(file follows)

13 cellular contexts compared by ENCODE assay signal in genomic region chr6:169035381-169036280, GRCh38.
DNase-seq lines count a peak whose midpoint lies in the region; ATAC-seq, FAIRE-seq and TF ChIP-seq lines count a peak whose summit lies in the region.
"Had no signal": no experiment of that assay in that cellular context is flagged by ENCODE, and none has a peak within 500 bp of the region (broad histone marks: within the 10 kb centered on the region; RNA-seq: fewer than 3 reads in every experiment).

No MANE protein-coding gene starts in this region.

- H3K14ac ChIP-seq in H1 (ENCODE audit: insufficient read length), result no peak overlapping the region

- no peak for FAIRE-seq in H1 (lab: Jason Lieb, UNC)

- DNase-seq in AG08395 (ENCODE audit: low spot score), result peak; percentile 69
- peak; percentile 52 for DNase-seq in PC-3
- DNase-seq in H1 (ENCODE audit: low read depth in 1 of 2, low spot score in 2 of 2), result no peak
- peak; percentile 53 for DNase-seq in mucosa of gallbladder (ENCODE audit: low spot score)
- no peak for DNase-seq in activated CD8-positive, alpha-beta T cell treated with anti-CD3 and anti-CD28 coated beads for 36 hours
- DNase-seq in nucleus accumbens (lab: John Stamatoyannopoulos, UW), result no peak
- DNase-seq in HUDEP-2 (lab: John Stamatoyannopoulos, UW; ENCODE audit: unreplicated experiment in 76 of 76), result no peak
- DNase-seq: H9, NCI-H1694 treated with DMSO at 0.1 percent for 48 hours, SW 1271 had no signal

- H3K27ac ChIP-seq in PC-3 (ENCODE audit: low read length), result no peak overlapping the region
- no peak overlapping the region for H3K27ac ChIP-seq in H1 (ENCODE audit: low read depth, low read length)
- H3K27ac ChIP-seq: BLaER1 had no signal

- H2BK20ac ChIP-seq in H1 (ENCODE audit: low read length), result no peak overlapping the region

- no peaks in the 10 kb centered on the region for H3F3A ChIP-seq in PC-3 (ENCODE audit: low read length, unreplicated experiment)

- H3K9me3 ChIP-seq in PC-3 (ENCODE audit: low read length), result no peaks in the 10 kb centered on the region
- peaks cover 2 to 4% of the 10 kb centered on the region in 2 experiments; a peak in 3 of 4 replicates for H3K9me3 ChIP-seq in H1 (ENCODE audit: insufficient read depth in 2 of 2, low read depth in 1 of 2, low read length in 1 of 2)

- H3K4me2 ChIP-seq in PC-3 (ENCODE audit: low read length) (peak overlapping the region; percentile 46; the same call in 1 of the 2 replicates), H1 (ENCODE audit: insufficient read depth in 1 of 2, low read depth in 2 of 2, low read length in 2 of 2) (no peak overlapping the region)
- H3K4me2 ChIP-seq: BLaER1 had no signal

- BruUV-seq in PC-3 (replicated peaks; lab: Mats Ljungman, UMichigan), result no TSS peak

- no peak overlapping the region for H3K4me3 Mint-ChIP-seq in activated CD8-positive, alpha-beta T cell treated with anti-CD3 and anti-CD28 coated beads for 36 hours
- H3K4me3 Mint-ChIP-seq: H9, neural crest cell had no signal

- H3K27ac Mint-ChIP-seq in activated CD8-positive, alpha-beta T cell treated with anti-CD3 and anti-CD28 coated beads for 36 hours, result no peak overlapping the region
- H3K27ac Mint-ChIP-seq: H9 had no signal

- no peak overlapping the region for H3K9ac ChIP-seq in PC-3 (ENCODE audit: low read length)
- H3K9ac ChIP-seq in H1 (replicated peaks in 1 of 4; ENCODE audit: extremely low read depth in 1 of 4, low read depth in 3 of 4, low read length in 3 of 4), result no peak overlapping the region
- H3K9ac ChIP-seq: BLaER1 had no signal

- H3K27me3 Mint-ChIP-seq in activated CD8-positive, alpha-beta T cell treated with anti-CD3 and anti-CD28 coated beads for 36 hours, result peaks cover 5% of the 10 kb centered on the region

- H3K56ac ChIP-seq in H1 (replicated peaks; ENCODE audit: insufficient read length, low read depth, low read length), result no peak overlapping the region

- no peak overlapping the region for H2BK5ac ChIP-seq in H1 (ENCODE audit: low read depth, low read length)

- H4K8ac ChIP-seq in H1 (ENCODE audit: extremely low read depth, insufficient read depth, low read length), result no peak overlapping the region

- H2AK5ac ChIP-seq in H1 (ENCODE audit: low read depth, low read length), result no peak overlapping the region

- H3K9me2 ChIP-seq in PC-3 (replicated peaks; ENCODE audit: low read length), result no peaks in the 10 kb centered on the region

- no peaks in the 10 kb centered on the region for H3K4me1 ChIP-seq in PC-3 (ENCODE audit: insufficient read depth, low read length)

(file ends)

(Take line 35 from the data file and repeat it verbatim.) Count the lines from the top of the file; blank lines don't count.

- H4K8ac ChIP-seq in H1 (ENCODE audit: extremely low read depth, insufficient read depth, low read length), result no peak overlapping the region